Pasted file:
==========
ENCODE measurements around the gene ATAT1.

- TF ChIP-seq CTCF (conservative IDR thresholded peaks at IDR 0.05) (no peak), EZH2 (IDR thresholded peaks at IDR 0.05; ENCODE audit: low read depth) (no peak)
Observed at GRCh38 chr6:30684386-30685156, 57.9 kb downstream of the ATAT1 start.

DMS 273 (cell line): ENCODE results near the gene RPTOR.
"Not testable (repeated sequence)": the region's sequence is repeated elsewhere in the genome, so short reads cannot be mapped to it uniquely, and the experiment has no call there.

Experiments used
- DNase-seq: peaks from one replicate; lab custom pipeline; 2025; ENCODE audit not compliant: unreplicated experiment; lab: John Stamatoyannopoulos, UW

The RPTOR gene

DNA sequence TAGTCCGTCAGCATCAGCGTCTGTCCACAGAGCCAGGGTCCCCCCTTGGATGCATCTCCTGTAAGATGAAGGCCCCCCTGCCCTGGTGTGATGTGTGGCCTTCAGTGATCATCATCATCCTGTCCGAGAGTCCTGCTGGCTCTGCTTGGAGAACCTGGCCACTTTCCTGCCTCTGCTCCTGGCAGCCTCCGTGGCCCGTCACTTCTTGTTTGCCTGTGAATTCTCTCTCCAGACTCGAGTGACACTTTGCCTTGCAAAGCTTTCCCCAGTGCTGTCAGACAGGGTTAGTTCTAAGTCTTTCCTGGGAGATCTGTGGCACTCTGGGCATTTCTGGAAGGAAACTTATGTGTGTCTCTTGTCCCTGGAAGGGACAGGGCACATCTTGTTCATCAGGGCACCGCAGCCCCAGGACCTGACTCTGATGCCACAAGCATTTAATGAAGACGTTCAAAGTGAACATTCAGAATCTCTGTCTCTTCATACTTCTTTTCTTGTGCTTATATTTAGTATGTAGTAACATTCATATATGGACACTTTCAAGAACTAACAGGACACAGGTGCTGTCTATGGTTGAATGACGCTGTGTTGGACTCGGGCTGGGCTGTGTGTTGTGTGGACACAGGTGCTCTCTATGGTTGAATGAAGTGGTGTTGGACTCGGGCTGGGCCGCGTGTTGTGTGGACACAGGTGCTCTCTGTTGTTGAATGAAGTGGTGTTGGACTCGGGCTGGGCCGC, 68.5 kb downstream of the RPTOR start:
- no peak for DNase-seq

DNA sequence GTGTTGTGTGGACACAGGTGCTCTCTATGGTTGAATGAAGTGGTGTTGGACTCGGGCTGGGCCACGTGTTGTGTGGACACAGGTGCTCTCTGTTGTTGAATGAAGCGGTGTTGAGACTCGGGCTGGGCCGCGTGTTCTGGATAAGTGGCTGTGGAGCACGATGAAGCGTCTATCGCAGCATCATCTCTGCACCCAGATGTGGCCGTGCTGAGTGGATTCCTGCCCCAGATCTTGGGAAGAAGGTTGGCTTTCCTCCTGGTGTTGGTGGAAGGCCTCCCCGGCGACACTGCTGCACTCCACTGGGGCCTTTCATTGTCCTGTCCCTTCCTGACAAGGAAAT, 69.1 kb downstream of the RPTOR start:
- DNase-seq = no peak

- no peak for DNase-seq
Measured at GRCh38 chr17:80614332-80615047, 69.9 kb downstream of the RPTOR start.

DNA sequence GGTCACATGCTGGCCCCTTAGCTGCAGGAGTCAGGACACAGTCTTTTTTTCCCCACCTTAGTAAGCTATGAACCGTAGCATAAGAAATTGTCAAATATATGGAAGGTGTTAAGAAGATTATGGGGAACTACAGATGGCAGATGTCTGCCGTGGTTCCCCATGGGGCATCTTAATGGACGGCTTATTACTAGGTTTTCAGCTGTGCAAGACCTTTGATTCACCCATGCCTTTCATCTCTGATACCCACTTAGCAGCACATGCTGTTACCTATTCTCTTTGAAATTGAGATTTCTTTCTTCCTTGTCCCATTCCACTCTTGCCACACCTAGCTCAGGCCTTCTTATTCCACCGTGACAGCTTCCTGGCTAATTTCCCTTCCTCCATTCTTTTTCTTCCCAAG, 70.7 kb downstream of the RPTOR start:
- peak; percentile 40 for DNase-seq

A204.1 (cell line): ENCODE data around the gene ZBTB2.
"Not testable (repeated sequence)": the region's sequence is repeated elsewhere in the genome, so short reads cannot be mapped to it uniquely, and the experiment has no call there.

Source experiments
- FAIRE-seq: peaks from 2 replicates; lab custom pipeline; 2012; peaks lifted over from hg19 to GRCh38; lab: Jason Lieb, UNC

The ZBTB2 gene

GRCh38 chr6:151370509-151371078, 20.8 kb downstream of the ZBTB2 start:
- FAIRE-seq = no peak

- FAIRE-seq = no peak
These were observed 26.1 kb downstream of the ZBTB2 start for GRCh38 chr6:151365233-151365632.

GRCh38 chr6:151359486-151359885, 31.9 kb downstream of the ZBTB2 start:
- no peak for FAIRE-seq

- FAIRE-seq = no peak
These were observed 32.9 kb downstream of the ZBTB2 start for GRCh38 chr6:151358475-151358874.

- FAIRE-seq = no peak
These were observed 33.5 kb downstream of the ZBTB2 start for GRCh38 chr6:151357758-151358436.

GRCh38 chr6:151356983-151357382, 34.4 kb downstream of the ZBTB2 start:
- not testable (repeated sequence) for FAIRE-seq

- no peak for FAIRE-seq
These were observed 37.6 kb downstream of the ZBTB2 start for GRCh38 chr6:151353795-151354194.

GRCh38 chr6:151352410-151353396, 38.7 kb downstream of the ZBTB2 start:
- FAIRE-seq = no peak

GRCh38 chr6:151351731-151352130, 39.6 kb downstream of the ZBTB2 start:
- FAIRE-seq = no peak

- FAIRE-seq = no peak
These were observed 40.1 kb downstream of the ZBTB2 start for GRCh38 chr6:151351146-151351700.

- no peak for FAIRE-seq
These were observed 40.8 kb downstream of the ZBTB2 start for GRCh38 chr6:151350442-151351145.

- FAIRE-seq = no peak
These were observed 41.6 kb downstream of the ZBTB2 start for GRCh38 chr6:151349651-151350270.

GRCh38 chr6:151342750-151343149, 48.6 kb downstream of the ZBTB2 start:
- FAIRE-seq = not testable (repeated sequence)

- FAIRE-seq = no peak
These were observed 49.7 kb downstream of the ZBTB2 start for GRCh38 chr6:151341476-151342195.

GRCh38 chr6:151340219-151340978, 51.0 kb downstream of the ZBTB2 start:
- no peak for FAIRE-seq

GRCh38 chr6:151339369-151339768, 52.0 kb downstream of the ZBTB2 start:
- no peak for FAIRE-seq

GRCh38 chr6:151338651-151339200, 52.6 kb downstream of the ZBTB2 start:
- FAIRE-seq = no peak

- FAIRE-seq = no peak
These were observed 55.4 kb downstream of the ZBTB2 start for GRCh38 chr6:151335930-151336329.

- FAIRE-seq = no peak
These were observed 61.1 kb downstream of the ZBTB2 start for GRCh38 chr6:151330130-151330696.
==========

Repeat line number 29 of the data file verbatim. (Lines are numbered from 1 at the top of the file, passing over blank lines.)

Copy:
These were observed 32.9 kb downstream of the ZBTB2 start for GRCh38 chr6:151358475-151358874.